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The submarine row that is sinking diplomatic relations

13 12 6

The three-way pact between Australia, the United Kingdom and the United States to build four new submarines, nuclear propelled but not nuclear armed, for delivery in about four years’ time for the Australian Navy, may or may not alter the strategic balance in Southeast Asia and the South Seas. Time will tell.

But the deal certainly takes first prize for diplomatic ineptitude and the creation of bad feelings all round.

France is furious that its plan to supply the four vessels, already far advanced, has been swept aside by the new pact. Ambassadors have been recalled from both Washington and Canberra.

Canada feels left out of the pact as well and Japan has the right to feel the same way. The Chinese, predictably, see it all as a revival of the Cold War, although they have only themselves to blame. The Americans are caught up in an anti-China crusade, maybe to compensate for the Afghan fiasco, and with a leadership obsession in South Asia that belongs to the past.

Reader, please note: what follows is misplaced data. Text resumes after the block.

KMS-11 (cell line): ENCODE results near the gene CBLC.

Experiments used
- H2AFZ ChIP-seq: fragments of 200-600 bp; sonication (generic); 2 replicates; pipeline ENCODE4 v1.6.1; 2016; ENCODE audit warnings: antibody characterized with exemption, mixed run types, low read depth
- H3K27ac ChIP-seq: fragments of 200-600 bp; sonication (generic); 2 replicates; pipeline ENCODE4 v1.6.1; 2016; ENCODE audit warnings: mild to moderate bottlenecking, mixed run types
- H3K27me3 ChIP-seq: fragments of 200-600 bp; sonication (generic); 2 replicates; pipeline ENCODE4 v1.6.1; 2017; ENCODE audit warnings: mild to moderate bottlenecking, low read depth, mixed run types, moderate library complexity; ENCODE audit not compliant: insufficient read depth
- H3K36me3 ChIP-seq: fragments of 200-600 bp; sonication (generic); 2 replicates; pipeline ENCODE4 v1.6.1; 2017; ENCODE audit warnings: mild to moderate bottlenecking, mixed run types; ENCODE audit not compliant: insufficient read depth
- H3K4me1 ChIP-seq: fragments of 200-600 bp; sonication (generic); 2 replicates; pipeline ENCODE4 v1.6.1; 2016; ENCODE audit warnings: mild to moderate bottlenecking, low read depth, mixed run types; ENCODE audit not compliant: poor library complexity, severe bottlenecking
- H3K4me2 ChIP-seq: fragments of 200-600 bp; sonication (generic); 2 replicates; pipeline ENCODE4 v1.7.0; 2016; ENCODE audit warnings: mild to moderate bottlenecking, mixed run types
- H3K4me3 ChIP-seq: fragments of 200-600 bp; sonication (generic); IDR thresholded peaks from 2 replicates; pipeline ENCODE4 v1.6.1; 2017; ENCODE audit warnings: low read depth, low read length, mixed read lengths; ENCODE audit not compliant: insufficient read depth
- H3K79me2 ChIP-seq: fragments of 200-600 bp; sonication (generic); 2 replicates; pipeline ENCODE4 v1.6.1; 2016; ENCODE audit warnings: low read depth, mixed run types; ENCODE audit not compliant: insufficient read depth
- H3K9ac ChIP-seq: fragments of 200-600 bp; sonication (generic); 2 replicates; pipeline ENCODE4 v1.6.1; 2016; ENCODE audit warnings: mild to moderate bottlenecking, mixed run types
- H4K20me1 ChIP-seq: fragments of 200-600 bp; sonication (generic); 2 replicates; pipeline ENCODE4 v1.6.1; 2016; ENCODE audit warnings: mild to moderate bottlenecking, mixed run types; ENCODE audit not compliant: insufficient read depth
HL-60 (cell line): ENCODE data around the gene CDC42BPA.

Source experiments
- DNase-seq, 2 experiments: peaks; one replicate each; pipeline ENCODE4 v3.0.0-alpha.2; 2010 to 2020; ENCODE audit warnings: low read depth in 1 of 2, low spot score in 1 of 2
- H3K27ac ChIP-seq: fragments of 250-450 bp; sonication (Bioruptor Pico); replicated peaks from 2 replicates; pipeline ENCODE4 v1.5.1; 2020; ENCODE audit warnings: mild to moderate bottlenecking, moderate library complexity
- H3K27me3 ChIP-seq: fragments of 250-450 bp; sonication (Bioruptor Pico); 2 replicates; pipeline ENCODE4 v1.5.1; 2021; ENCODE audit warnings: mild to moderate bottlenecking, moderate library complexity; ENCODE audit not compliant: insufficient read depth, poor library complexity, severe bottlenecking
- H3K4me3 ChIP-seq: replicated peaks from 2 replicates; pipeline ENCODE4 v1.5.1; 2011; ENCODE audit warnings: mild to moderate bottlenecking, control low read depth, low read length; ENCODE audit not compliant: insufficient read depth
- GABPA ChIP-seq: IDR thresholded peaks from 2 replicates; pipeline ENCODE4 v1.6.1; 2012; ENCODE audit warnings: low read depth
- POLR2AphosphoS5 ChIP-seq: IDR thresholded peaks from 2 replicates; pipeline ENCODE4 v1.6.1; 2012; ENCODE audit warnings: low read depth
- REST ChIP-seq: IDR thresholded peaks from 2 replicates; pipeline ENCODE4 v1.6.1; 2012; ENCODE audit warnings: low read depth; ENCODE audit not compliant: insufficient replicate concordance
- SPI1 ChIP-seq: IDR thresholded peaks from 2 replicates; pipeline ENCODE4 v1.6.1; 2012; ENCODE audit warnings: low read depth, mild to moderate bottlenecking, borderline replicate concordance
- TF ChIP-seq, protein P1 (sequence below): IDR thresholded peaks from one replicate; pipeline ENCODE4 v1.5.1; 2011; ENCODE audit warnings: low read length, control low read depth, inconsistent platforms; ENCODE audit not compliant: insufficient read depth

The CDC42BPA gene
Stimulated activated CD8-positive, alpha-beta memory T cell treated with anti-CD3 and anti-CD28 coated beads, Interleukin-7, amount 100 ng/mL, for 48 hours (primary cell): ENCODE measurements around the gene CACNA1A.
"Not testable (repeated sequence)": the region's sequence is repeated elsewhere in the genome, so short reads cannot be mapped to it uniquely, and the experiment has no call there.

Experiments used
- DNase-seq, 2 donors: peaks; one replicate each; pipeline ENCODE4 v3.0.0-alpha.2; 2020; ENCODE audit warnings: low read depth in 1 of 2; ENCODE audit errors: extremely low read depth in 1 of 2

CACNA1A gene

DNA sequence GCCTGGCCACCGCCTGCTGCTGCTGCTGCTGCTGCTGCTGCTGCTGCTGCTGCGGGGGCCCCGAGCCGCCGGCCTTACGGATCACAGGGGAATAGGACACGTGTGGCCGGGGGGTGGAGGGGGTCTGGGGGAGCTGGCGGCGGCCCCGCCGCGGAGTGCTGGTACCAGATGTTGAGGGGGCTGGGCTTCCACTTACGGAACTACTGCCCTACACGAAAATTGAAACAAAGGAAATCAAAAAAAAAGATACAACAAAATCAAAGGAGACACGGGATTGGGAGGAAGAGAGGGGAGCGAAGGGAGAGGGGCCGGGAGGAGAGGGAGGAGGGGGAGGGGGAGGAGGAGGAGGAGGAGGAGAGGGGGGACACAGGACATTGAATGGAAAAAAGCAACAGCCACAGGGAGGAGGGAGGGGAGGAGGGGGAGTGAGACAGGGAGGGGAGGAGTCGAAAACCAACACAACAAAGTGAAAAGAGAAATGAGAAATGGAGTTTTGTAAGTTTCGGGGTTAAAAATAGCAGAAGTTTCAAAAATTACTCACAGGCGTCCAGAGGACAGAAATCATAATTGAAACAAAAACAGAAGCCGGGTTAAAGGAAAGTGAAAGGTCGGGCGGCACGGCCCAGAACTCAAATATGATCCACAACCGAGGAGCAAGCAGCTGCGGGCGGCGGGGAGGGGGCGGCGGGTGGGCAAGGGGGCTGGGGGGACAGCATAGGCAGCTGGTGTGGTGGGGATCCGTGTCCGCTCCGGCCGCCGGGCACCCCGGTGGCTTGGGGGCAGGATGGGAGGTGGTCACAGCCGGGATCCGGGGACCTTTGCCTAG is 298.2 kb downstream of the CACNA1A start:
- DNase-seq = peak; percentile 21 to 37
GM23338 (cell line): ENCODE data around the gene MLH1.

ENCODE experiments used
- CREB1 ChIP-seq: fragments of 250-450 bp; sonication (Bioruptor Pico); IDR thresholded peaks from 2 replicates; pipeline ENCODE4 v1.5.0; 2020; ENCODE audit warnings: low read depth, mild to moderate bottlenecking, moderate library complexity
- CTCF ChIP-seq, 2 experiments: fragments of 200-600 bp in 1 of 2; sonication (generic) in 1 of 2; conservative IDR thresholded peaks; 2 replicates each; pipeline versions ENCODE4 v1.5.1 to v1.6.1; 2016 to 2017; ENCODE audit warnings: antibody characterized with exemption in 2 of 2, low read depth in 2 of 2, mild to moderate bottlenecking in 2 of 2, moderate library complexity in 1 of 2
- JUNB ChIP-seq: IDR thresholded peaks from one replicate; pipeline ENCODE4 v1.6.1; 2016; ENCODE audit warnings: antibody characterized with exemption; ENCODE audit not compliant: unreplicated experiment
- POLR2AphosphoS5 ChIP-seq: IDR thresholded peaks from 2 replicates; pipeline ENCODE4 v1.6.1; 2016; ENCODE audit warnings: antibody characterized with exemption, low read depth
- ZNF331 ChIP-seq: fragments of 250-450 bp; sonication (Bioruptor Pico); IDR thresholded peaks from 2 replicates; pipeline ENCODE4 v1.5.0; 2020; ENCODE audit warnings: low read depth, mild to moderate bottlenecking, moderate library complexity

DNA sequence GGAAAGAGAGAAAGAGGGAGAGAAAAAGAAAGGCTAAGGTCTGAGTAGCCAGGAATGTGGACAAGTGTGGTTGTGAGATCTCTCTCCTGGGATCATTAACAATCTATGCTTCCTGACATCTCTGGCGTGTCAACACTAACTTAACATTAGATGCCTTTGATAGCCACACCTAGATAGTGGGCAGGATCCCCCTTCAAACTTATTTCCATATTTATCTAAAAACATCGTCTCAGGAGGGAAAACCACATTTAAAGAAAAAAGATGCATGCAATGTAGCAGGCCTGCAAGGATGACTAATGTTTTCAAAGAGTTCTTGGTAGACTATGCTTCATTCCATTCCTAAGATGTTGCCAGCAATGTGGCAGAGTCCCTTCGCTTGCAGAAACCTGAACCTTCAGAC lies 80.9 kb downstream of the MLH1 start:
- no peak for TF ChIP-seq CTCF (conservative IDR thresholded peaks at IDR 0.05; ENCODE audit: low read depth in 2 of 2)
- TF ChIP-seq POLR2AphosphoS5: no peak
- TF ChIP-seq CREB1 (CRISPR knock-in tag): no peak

The U.K. is tagging along with the United States, but is paying a fearful price in damage to cross-Channel relations when a renewed close link — a new entente — with its old ally France has been a primary goal following the break with the European Union as a whole. The Commonwealth dimension to the plan, which it would have paid the U.K. to emphasize, also seems to have been overlooked.

NATO has also taken a hit, with leading European countries regarding the pact as one more sign that trans-Atlantic links are fraying, since........

© The Japan Times

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